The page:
The Real India

Ideas take a long time to ripen. Around the beginning of the century half the human population finally moved into cities. Ripe to overripe takes a short time; I now read that by the end of this decade about two thirds of India’s population will probably move to cities. This thought struck me as I moved very slowly through traffic in a smaller city in India.

What is smaller? A population about halfway between that of Barcelona and Madrid, and a bit more than a tenth of Mumbai’s is what passes for small here. The tremendous growth of cities means that space is scarce. Land use patterns are the same as before, so housing, work and leisure districts have each become denser. Many more people then need to move between these areas, so transport is the big new problem.

Flying in to Patna after a decade, tremendous changes are visible. Great efforts have been made to manage traffic in the central part of the town. Extensive systems of flyovers are portals between the east and west of the town. The centre still gets crowded, but no more so than a decade ago.

It is in one of the older parts of the city that I took this photo. The variety of traffic on the road amazed me. The man walking down the middle of the road is moving faster than the average speed of other vehicles. The slowdown in caused mainly by hawkers parking carts full of merchandise in the middle of the road, or, as in the photo, trying to push it against the traffic!

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Harvesting water chestnut

Skimming anthropological news late last year, I found the first inventory of the diet of humans who lived three quarters of a million years ago. The largely plant based diet included water chestnuts! I love eating this, and reading the paper took me back to the time I watched them being harvested.

On a visit to Patna a decade ago, I stood near a pond covered over by plants. A boy wearing a flotation bag made of the skin of some animal was wading in the water, carefully harvesting the chestnuts, as you can see in the featured photo. The caltrop plant from which water chestnuts are harvested The Hindi name for the nut is Singhada (सिंघाडा), the same word that is used sometimes for samosas. The commonality of the names probably comes from the similarity in shapes; the word literally means horned thing. Water chestnuts are ancient food in India and further to the east. I’ve eaten them in China and in Japan (where it is called Hishi). Since samosas are a later import, I guess the word Singhada originally referred to this nut. You can see the plant in the photo above; it is technically a water Caltrop.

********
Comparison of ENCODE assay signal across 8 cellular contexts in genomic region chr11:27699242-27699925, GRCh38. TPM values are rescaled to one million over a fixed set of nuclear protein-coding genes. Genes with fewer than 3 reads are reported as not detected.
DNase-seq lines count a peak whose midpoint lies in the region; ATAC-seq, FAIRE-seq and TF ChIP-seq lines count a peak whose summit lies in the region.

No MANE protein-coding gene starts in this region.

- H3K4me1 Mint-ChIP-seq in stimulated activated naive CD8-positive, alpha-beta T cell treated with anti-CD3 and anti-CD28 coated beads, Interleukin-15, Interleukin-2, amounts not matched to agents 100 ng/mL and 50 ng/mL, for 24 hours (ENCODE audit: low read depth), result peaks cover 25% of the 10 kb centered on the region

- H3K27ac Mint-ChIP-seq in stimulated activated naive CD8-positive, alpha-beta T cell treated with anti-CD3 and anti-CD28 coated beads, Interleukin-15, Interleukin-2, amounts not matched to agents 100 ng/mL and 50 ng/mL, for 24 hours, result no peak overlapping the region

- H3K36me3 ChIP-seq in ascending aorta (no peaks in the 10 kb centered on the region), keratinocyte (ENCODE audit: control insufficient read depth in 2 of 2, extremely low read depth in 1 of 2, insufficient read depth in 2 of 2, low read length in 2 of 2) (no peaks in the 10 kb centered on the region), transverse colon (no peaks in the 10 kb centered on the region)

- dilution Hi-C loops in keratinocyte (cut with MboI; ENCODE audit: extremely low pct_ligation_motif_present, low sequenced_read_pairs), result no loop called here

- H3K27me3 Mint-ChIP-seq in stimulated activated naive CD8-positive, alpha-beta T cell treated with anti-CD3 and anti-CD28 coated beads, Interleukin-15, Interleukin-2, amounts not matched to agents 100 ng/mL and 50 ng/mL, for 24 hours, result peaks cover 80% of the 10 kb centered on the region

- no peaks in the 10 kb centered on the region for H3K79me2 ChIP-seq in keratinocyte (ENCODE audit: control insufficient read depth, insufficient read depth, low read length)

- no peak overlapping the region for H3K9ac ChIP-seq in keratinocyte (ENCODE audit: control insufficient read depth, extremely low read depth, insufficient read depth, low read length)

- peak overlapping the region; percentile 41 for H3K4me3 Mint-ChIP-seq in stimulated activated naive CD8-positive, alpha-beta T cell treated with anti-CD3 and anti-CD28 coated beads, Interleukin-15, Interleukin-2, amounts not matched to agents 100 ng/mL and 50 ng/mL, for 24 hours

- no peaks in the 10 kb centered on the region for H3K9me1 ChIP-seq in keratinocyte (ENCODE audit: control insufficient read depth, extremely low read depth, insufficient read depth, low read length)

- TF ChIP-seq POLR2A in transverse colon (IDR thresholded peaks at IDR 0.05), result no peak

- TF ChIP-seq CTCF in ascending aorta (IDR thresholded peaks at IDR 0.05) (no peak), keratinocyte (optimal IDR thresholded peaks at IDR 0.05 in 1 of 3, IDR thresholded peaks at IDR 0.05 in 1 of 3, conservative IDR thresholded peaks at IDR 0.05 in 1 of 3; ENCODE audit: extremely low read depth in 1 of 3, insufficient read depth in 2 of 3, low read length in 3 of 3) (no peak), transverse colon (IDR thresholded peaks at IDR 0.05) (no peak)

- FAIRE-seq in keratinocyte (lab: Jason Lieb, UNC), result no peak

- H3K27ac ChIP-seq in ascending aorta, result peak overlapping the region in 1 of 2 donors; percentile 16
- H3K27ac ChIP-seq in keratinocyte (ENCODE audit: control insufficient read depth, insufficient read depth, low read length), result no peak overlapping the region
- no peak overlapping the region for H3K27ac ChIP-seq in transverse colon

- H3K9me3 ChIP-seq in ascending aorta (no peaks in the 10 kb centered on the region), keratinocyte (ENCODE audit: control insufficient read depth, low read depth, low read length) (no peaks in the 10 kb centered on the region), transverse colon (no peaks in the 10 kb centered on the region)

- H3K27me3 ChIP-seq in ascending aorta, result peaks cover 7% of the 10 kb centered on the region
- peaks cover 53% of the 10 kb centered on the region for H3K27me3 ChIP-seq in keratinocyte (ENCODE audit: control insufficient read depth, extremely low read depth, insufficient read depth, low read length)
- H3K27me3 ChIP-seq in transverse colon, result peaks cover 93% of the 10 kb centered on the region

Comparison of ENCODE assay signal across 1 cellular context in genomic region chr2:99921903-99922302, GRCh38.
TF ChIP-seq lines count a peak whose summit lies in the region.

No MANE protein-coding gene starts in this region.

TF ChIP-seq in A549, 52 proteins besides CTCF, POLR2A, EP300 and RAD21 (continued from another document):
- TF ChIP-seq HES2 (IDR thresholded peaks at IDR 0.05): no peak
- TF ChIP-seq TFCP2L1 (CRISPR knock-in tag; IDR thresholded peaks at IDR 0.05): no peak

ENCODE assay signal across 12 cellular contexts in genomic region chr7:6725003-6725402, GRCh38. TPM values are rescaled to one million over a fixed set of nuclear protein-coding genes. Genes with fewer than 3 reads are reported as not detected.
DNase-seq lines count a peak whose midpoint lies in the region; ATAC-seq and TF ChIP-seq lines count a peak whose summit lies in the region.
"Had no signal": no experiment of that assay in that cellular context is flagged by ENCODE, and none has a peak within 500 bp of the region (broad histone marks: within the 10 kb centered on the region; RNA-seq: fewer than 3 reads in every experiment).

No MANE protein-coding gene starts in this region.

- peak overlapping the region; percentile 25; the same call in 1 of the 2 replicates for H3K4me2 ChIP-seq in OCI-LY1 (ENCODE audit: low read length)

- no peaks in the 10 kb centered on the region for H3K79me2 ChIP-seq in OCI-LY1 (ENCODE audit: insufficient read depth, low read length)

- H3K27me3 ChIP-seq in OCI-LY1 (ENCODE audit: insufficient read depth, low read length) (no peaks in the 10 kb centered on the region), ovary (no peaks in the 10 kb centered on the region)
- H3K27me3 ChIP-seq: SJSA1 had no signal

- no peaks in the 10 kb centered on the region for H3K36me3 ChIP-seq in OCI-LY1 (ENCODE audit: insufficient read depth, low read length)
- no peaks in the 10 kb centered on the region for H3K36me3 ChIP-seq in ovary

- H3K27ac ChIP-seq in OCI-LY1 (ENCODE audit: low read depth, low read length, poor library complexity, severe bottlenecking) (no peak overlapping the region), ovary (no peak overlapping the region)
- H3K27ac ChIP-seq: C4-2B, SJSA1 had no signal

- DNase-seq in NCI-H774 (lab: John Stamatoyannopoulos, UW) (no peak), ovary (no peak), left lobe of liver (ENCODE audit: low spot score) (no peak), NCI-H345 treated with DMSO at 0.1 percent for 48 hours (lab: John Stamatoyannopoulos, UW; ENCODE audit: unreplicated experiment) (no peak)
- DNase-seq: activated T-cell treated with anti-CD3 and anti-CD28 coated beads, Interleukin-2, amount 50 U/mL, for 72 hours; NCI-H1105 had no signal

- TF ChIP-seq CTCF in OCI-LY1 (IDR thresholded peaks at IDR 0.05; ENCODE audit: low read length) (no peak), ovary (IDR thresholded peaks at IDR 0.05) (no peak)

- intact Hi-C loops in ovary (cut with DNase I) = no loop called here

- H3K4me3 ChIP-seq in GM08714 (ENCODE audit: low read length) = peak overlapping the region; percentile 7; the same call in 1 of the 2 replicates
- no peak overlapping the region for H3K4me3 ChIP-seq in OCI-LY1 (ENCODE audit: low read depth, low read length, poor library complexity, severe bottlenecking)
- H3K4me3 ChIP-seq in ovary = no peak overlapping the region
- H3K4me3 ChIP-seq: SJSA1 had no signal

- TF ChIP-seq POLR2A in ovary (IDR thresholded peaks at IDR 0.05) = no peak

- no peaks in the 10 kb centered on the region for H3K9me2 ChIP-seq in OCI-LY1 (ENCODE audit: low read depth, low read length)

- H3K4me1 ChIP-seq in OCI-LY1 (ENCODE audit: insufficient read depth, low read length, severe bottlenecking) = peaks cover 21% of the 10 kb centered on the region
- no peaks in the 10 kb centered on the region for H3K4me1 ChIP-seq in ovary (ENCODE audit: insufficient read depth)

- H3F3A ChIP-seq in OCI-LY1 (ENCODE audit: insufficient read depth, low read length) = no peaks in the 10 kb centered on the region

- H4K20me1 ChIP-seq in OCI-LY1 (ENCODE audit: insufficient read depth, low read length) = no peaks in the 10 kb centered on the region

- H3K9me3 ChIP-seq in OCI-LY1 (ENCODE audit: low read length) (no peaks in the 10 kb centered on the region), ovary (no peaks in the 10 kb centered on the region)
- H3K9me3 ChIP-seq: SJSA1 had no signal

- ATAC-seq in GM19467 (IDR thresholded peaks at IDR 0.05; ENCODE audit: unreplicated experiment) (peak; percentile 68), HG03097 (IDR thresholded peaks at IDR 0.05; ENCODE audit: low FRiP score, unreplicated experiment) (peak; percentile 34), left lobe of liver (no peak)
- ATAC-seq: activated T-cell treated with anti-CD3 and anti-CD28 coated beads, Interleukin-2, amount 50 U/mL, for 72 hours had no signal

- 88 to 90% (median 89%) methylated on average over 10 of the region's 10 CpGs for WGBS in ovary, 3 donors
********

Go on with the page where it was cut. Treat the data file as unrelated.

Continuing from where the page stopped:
At one time the little ponds of North India were covered with Caltrop, making it an easy nut to harvest. As a child I learnt to distinguish it from the invasive weed called water hyacinth (photo here). Water hyacinth with flower I have memories of seeing people dredging these useless invaders from ponds using rakes. They would come away easily, with water dripping from shallow black floating roots. Now that water chestnuts are regarded as a poor man’s food, the efforts to keep ponds free of water hyacinth have decreased. As a result ponds grow stagnant, become breeding grounds for mosquitos. Eventually, they are drained because they have become health hazards. It is hard to get Singhada in markets now.

A heronry in Danapur

The Family and I were new birdwatchers a decade back when we visited Patna one October. We were told that just east of the city, in a place called Danapur, one can see trees full of birds. Just the previous year The Family had bought a field guide to birds by Salim Ali, and I had bought my first digital camera. We drove out along the Khagaul-Danapur road, turned right near the Ganges, and almost immediately saw several trees full of storks. Today we know that such a group of trees is called a heronry. Year after year, generation after generation, herons and storks will come back to their heronry to breed.

Asian open-billed storks in Danapur, Bihar

We were amazed. My five-year old niece, who was with us, was stunned. I took photos. When we came back home, The Family brought out her field guide, and patiently leafed through it, with my niece at her shoulder, trying to identify the bird. It turned out to be the Asian open billed stork. This was what bird watchers call a lifer: the first sighting of a species. We never forgot that it is called "open billed" because there’s always a gap between its bills. We saw it many times later, but this was the only heronry of this species that we ever saw.